Ok it’s September and I promised to return to the keyboard. Trieste is easing into the end of Summer and into what I like to call the “Fifth Season”. This is that time, after the traditional and predictable burrasca at the end of August — which saw rain, wind and flooding in parts of the region over the last couple of days — and mid October when the city kicks into gear in anticipation of the regata La Barcolana, the city’s premiere annual event.

September is the season for Damson plums and in Trieste they are used in a unique culinary tradition — Gnocchi di Susine (gnocchi-filled with plums).

Fruit stands around the city are reopening after their well-deserved end of August ferie (summer vacation) and front and center are bins piled high with beautiful, purple, waxy looking damson plums, some sliced in half to show-off the sweet and juicy meat inside.

While everybody can agree that they are delicious and singularly Triestine, the great debate that rages on is whether they should be served as a pasta or as a dessert. Most restaurants let you decide, but either way only at this time of year can you savor an unusual and delicious treat.

Legendary Triestine chef, Maria Stelvio, put the recipe for plum gnocchi in the desserts section in her book La Cucina Triestina  — Trieste’s version of  The Joy of Cooking—  (look for the gnocchi di prugne recipe that follows the gnocchi di albicocche recipe).

Typically served as a Sunday dish in early Fall — Triestine kids have long challenged each other as to who can eat the most. Triestine tradition says that when a child is able to eat more gnocchi than his dad, that is when they truly are considered “grown-up”.

The recipe of plum gnocchi is of Bohemian origin; the fruits used are indigenous to the geographical area ranging from the Danube plains to the Triestine Karst, usually harvested in September and October.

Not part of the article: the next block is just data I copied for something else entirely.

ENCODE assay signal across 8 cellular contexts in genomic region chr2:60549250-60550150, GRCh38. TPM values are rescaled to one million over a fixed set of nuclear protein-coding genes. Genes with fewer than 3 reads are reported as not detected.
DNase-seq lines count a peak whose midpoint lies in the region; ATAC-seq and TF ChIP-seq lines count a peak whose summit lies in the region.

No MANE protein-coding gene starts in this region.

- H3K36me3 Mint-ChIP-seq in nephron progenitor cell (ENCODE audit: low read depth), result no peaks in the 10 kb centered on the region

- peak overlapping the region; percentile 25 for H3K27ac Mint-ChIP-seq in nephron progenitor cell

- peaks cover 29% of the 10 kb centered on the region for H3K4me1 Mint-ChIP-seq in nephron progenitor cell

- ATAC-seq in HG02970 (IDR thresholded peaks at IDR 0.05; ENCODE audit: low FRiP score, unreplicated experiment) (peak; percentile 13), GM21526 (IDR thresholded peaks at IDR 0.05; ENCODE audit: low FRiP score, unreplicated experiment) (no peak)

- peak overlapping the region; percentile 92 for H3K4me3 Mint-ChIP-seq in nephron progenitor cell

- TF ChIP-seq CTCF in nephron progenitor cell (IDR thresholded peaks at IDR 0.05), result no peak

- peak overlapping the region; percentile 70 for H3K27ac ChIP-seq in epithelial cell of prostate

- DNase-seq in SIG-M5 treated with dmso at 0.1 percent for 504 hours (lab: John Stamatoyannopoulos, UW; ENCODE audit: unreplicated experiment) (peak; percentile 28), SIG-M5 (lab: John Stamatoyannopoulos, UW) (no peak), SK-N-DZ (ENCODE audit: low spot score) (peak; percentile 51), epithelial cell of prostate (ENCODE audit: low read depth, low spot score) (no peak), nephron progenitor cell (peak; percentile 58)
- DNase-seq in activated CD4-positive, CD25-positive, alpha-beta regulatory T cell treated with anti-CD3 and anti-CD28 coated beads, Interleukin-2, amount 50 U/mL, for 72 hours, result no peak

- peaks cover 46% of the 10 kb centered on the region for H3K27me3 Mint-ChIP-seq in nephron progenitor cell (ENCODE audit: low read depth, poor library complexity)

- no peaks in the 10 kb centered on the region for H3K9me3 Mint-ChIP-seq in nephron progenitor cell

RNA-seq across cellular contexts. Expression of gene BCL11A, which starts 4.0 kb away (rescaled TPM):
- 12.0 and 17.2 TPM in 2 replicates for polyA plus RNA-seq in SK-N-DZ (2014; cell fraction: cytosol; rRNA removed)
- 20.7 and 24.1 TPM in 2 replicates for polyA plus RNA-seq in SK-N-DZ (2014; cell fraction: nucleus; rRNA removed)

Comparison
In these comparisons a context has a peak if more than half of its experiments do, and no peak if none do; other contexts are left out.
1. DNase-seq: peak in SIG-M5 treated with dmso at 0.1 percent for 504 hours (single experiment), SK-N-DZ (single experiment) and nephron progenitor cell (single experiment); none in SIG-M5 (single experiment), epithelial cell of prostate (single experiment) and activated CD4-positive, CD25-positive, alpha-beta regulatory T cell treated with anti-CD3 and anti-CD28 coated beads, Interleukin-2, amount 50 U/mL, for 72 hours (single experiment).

Ingredients (4-6 servings)

for the gnocchi:

  • 1 kg of white potatoes  
  • 250 gr of flour  
  • 1 egg yolk  
  • 30 grams of butter  
  • 1/2 tsp baking powder  
  • Salt to taste.

for the stuffing:

  • 1 kg fresh plums (prunes) pitted
  • sugar & cinnamon for seasoning (to taste)
  • 50 grams of butter
  • 30 gr bread crumbs
  • cinnamon


Prep the plums: Wash and pit the plums but leave them whole (some suggested pressing on them with your palm to eject the pit). Some versions of the recipe call for making a filling for the plum with butter and sugar and cinnamon while others simply submerge the plums in a bowl of cinnamon & sugar allowing the blend to enter the cavity and cover the plum before encasing it in the dough.

Prep the potatoes: Wash the potatoes by rubbing the peel lightly to completely remove any dirt. Put them in a pot, cover with cold water and boil over medium heat for about 40 minutes. Drain the potatoes, peel and pass them through a potato ricer. Add salt and let the mixture cool.

Make a well in the center of the mashed potatoes and add the flour, egg, melted butter and half a teaspoon of baking powder. Work the dough and roll it out with a rolling-pin on a floured surface.

Form the dough into small disks that are big enough to accommodate the plum. Close each disk well forming the gnocchi. Then immerse them one by one in boiling salted water. When they come to the surface, drain them with a skimmer. Season with bread crumbs browned in butter, and if desired, sprinkle with sugar and cinnamon.

You can buy them uncooked in most gourmet/deli shops in Trieste or savor them at your favor traditional Triestine restaurant. Suban’s are the most highly rated and you can read about them via the link.


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